Pump & Dump

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Pump & Dump

Written by Charles Biderman, published in THE MARKET on the 27th of December, 2020

New government funding is likely to bubble up stocks further. That means the risk of a market crash in the coming year is rising. Investors should be especially careful in the month of April when several hundred billion Dollars in capital gains taxes are due.


Stocks are likely to keep bubbling ever higher due to the typical start of the year flood of new money into equities. The government stimulus package in the amount of $600 per person could boost stock prices even more.

While no one knows how much of this eventual government bounty will end up in stocks, my guess based upon the prior money give-away is that 15% to 20% of the new direct coronavirus-relief payments – $25 to $33 billion on the basis of the upcoming $600 stimulus check per person – will go to buy stocks and options.

Add any government stimulus to the typical start of the year flood of new money into equities and who knows how high stocks can trade in January. Historically, January and February have the biggest monthly inflows into stocks of the year averaging around $20-$30 billion monthly in the past. This January 2021, 2020 bonuses, annual investing programs plus reinvesting of money realized from tax-oriented December selling could blow up the US stock market to unbelievable highs.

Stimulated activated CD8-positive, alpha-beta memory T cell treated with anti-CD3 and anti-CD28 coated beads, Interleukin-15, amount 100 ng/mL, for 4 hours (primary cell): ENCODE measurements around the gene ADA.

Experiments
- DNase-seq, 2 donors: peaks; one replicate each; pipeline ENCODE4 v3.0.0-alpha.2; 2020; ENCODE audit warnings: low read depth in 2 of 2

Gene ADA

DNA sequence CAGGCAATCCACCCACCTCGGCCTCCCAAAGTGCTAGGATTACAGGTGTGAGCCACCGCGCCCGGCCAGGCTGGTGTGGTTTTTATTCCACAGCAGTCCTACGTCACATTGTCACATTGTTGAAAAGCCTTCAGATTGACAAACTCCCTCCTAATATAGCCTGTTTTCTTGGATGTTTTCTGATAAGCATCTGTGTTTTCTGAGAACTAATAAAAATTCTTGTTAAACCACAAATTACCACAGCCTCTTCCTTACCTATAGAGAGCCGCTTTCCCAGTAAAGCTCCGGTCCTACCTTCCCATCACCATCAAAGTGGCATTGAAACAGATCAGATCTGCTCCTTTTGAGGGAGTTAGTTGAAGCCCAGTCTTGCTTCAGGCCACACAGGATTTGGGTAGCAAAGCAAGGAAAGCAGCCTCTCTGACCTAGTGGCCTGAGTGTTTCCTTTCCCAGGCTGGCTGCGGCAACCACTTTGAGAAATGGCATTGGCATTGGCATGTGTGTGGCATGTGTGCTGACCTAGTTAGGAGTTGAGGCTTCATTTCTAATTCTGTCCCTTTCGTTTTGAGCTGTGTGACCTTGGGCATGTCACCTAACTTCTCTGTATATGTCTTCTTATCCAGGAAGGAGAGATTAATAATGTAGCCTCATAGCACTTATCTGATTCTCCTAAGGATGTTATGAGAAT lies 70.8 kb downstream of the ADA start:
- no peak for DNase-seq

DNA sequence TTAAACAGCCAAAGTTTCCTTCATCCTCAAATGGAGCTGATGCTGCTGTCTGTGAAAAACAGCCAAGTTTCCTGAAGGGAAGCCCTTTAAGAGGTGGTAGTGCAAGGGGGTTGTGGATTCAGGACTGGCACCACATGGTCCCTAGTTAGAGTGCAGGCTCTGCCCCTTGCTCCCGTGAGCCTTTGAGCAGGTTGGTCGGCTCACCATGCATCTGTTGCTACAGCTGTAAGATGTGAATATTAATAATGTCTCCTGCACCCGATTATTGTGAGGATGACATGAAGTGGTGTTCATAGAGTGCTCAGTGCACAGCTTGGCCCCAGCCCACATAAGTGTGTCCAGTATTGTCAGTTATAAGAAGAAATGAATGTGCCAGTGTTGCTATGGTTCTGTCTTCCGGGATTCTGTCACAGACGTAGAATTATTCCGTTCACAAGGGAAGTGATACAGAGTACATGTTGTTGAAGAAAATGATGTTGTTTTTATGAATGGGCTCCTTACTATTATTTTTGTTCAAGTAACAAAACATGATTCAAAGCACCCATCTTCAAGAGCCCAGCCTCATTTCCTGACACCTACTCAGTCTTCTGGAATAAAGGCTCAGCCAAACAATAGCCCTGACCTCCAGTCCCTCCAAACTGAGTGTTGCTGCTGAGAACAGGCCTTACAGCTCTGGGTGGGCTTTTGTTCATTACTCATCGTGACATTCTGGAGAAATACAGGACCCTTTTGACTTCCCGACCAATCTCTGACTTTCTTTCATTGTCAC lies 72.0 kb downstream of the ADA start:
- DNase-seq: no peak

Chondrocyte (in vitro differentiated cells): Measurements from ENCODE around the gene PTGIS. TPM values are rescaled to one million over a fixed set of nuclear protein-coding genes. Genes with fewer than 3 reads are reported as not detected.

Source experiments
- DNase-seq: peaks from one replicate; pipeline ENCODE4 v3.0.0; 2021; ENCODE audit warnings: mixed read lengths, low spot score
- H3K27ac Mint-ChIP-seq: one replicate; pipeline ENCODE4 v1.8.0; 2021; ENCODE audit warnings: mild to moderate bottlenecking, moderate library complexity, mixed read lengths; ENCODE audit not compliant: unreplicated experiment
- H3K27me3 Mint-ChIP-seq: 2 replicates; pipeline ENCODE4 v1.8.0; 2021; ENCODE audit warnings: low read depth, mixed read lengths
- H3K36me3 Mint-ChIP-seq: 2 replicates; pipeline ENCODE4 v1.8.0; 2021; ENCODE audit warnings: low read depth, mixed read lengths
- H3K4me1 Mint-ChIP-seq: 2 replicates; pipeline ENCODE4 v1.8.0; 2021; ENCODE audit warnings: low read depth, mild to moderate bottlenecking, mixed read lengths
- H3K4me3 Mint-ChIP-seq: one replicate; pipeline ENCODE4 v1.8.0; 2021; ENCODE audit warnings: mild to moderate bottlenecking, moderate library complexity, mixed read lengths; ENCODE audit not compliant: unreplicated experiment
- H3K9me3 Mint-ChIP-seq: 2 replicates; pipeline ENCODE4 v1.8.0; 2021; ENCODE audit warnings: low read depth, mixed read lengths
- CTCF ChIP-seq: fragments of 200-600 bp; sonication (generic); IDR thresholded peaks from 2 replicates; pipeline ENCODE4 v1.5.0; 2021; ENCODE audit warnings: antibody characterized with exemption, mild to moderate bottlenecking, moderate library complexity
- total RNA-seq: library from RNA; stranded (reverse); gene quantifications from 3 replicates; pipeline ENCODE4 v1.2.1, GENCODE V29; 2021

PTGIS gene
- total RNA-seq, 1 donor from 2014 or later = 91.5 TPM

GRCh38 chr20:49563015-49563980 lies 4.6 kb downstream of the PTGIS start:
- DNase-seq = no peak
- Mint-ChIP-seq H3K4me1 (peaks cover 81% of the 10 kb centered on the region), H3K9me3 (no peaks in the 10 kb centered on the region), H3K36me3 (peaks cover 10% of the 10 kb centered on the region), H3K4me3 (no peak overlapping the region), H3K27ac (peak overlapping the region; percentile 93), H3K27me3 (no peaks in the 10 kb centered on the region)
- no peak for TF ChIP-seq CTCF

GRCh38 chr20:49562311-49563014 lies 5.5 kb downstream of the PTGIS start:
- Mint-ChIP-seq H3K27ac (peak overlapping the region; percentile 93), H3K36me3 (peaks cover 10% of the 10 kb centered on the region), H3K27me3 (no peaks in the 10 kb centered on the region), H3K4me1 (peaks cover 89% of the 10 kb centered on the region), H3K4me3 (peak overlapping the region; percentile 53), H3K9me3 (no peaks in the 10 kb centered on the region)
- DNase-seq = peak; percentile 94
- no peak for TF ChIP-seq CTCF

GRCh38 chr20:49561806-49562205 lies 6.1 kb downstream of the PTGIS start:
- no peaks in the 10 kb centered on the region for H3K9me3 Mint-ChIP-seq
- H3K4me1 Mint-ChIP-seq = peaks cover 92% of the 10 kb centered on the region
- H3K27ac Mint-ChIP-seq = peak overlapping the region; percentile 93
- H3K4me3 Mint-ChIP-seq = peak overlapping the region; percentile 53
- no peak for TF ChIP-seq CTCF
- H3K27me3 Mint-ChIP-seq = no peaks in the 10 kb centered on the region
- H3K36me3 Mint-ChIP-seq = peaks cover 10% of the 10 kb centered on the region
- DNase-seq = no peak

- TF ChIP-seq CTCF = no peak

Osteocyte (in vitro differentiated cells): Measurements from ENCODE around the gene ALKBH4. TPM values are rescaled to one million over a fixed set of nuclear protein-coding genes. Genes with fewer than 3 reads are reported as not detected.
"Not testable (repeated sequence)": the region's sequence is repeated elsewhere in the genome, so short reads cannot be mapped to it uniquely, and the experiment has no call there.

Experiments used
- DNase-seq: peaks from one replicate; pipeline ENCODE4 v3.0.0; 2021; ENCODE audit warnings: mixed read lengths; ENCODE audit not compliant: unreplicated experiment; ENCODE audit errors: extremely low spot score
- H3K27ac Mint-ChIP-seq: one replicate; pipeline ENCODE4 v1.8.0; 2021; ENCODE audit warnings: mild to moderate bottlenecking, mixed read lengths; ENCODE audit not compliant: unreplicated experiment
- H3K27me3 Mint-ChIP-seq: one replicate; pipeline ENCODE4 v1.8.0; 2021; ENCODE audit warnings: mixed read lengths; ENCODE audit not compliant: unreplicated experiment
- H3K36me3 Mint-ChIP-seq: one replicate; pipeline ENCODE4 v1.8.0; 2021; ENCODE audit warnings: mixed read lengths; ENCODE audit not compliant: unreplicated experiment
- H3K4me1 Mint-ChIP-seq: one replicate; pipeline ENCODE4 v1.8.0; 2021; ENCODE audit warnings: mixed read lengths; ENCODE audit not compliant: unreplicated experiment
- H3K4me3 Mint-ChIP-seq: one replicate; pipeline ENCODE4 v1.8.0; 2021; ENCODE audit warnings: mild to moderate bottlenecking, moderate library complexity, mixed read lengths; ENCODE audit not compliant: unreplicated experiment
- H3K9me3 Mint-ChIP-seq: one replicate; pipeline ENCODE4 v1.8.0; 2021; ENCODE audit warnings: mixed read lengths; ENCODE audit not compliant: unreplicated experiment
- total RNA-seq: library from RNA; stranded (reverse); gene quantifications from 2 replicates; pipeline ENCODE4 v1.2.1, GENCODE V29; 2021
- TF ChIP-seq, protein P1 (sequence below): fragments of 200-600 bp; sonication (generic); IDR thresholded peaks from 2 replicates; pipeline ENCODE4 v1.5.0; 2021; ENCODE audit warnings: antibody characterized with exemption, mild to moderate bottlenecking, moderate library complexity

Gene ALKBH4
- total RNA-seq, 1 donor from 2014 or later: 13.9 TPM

As I have written in prior missives, individual investors firmly believe that they cannot lose money in this stock market. After all, there is now no cost investing and online apps that encourage gambling in stocks by people who have no idea what an income statement or balance sheet looks like. Therefore, with no downside risk, individuals believe any dip in stock prices is now a reason to buy. When told that the stock market is likely to crash sometime soon, they say they are not worried because «long term» the market always goes up.

I no longer call those buying stocks and options investors, they are gamblers. Most have no idea about the investment fundamentals of the companies they are buying into. That is particularly true of the 235 SPACs (Special Acquisition Companies) that went public this year raising hundreds of billions. Remember, a SPAC in essence gives management a blank check to do whatever they want with your money.

Historically almost all the indicators are bearish other than new year end money. Most important, companies are selling many more new shares than they are buying for the first time since 2009. From 2011 through 2019, US companies reduced the amount of shares held by the public by $6 trillion.

That means companies via buybacks and cash acquisitions of already public companies, have bought back $6 trillion of existing shares greater than all the new shares sold, whether initial public offerings, secondaries and insider selling. A $6 trillion float shrink and the overall market cap rose by close to $30 trillion over a decade.